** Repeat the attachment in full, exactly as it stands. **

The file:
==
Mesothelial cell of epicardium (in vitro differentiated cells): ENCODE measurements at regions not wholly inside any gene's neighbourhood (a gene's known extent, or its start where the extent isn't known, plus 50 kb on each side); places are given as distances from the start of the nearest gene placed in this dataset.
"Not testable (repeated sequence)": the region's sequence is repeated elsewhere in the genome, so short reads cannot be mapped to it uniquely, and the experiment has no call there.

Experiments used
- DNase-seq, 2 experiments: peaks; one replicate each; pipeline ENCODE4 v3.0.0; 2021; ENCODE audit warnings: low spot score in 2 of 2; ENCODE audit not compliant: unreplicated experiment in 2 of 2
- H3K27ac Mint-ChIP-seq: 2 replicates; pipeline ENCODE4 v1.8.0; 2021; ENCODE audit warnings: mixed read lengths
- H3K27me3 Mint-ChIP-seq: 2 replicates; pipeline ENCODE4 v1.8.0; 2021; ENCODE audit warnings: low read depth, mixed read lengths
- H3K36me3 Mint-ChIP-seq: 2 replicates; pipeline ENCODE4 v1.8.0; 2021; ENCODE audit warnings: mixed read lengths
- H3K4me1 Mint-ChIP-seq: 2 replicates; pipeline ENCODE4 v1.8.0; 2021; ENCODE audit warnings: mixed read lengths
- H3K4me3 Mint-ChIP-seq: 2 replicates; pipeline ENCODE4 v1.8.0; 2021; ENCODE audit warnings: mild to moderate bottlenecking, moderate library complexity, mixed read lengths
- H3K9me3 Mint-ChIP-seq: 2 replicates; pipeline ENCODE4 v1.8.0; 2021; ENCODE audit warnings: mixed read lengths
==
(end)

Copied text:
Mesothelial cell of epicardium (in vitro differentiated cells): ENCODE measurements at regions not wholly inside any gene's neighbourhood (a gene's known extent, or its start where the extent isn't known, plus 50 kb on each side); places are given as distances from the start of the nearest gene placed in this dataset.
"Not testable (repeated sequence)": the region's sequence is repeated elsewhere in the genome, so short reads cannot be mapped to it uniquely, and the experiment has no call there.

Experiments used
- DNase-seq, 2 experiments: peaks; one replicate each; pipeline ENCODE4 v3.0.0; 2021; ENCODE audit warnings: low spot score in 2 of 2; ENCODE audit not compliant: unreplicated experiment in 2 of 2
- H3K27ac Mint-ChIP-seq: 2 replicates; pipeline ENCODE4 v1.8.0; 2021; ENCODE audit warnings: mixed read lengths
- H3K27me3 Mint-ChIP-seq: 2 replicates; pipeline ENCODE4 v1.8.0; 2021; ENCODE audit warnings: low read depth, mixed read lengths
- H3K36me3 Mint-ChIP-seq: 2 replicates; pipeline ENCODE4 v1.8.0; 2021; ENCODE audit warnings: mixed read lengths
- H3K4me1 Mint-ChIP-seq: 2 replicates; pipeline ENCODE4 v1.8.0; 2021; ENCODE audit warnings: mixed read lengths
- H3K4me3 Mint-ChIP-seq: 2 replicates; pipeline ENCODE4 v1.8.0; 2021; ENCODE audit warnings: mild to moderate bottlenecking, moderate library complexity, mixed read lengths
- H3K9me3 Mint-ChIP-seq: 2 replicates; pipeline ENCODE4 v1.8.0; 2021; ENCODE audit warnings: mixed read lengths